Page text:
DUBLIN -- If it has a price, there is a good chance eBay has had it.
Lunch with the world's third-richest man? Check. A decommissioned missile base? Sold. Even an entire town was had for a price on the online auction site.
So when the Dublin San Ramon Services District, a water district located in Dublin, needed help to reduce costs for its solid waste harvesting, it turned to the San Jose-based online marketplace.
And it just so happened that the site had a used 22,500-pound dredge, known as a Mud Cat Auger, and, more important, it was being sold locally.
"This was not something you could buy at your local (auto) dealer," said Dan Gallagher, operations manager for the district, which provides drinking water and sewer service to Dublin and the Dougherty Valley and sewer service to Pleasanton and parts of San Ramon.
"We have been searching for one for a couple of years," he said. "We found them in catalogs and on the Internet, but they were usually in Kansas or Wisconsin, and if we bought it, it would be more to ship."
Gallagher and his staff scored the 30-year-old machine for $23,000 from auctioncity.com, which was selling it on eBay on behalf of San Jose's environmental services department. The winning bid was roughly 10 percent of what a new dredge would cost and should save the district between $40,000 and $60,000 a year.
The Dublin San Ramon Services District is one of a
East Bay Municipal Utility District, which provides water service to 1.3 million customers in Alameda and Contra Costa counties, rarely uses eBay, preferring to use auction houses, which come with less paperwork, said Andrea Pook, a spokeswoman for the agency.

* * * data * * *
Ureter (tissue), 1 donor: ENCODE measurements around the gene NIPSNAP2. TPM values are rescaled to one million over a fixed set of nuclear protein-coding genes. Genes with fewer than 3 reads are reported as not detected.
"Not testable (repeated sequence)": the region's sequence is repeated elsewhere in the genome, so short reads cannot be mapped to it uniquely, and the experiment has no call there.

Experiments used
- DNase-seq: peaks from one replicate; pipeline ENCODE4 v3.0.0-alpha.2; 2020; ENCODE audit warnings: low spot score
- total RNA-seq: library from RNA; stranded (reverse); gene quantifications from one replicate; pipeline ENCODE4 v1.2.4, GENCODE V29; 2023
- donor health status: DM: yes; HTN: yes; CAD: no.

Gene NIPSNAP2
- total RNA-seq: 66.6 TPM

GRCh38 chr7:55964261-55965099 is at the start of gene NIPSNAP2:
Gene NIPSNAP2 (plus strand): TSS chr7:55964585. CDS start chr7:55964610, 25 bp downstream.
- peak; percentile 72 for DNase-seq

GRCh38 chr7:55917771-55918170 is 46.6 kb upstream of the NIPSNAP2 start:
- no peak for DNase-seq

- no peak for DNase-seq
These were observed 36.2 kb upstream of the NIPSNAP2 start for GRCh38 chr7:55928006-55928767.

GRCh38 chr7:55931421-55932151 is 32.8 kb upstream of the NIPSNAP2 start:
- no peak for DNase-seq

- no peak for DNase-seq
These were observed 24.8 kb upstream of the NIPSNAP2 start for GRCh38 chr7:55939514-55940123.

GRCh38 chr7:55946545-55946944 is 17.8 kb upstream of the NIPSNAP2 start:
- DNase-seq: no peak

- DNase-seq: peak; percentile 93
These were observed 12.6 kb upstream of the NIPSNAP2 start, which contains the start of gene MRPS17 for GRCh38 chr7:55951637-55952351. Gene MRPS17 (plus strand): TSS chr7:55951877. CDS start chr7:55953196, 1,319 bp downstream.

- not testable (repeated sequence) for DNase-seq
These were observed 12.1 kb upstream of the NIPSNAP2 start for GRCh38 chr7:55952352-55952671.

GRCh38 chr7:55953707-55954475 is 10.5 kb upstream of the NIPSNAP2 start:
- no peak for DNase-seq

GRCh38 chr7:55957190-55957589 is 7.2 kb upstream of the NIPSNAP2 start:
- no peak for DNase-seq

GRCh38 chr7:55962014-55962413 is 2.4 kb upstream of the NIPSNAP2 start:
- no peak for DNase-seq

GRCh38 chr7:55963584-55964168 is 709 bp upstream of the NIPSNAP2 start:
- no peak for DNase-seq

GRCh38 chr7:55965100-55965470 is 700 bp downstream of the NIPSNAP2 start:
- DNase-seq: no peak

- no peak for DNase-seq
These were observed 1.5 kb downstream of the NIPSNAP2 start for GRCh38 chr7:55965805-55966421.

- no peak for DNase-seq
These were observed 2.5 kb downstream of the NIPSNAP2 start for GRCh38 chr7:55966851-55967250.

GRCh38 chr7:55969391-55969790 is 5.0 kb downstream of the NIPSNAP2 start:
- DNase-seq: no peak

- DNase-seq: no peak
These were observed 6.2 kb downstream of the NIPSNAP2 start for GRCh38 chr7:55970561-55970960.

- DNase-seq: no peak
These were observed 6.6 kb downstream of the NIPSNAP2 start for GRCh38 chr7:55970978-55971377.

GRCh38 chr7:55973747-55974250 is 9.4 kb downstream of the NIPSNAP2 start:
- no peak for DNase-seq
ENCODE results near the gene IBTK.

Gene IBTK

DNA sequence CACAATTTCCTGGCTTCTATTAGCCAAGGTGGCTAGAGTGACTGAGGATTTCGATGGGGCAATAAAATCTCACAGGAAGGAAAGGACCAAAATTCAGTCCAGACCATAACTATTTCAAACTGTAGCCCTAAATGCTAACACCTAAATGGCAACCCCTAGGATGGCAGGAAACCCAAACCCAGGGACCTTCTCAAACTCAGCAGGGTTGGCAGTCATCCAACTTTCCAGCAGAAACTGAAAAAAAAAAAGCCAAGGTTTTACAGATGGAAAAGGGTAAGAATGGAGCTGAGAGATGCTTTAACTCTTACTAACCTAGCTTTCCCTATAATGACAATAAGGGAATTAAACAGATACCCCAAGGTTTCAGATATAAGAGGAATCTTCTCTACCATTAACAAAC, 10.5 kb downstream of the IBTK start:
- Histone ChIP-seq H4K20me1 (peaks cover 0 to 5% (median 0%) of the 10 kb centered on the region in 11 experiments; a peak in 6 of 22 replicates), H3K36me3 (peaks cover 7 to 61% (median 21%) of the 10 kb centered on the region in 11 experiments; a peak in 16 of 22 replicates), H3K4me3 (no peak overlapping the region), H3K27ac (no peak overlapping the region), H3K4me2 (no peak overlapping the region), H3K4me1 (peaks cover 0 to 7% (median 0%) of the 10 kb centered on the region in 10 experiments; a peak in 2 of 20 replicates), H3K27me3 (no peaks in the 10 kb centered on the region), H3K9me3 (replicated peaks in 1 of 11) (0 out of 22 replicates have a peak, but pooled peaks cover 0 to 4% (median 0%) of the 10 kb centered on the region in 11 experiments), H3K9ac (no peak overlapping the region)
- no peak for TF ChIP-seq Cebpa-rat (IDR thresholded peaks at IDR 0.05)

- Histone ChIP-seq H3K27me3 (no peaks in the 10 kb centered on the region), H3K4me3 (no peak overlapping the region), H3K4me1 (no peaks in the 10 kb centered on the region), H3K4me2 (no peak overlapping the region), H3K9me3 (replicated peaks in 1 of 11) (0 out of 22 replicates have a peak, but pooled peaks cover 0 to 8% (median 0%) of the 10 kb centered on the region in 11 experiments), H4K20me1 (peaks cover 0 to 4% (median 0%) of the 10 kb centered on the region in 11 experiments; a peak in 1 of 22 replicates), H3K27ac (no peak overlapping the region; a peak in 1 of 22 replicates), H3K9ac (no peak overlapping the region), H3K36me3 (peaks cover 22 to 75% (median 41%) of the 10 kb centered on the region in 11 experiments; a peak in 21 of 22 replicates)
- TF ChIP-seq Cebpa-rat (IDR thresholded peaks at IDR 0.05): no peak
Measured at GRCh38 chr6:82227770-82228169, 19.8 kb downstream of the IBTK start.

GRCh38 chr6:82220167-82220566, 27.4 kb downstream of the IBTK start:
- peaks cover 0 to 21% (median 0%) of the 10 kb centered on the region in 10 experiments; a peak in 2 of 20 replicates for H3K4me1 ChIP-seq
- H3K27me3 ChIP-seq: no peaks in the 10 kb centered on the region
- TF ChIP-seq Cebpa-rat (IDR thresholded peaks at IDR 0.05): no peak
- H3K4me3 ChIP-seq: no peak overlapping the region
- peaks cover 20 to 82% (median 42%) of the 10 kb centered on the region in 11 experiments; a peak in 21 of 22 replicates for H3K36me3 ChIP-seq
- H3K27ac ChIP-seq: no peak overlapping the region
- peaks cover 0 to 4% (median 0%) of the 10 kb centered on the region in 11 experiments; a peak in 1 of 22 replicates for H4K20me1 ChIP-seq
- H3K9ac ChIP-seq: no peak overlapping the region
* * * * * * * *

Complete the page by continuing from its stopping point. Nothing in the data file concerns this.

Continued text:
"We tried selling and did sell surplus back hoes," Pook said. "But it was a hassle for us, and we decided not to do it again. The public auction route was easier and made the same amount of money."
East Bay MUD did win a hard-to-find book on the site, purchasing "Fresh Water Algae of North America" for $100. The book retails for $149.75 on Amazon.
For years, the Dublin San Ramon Services District had contracted out dredging its six lagoons of the biosolids produced from its wastewater plant nearby to a Texas company at a cost of $140,000 per year. To save money, the district's board authorized up to $200,000 to find a used dredge.
Steven Delight, an engineer with the district for the past 11 years, was tasked with bidding on the item. Delight had purchased personal items on the site ranging from cowboy hats to car parts.
Delight beat out one other buyer with an $11,000 bid but that fell below the minimum price set by the seller during the seven-day auction in April. He ended up securing the dredge when the seller came back with a buy-it-now price of $23,000.
"It was definitely the most unique thing I have bid on," Delight said. "(The auction) didn't feel any different from any previous one. It was kind of fun, especially when you are getting a good deal on something."
eBay, the auctioneer and San Jose did not return calls and emails seeking comment for this story.
Contact Robert Jordan at 925-847-2184. Follow him at Twitter.com/robjordan127.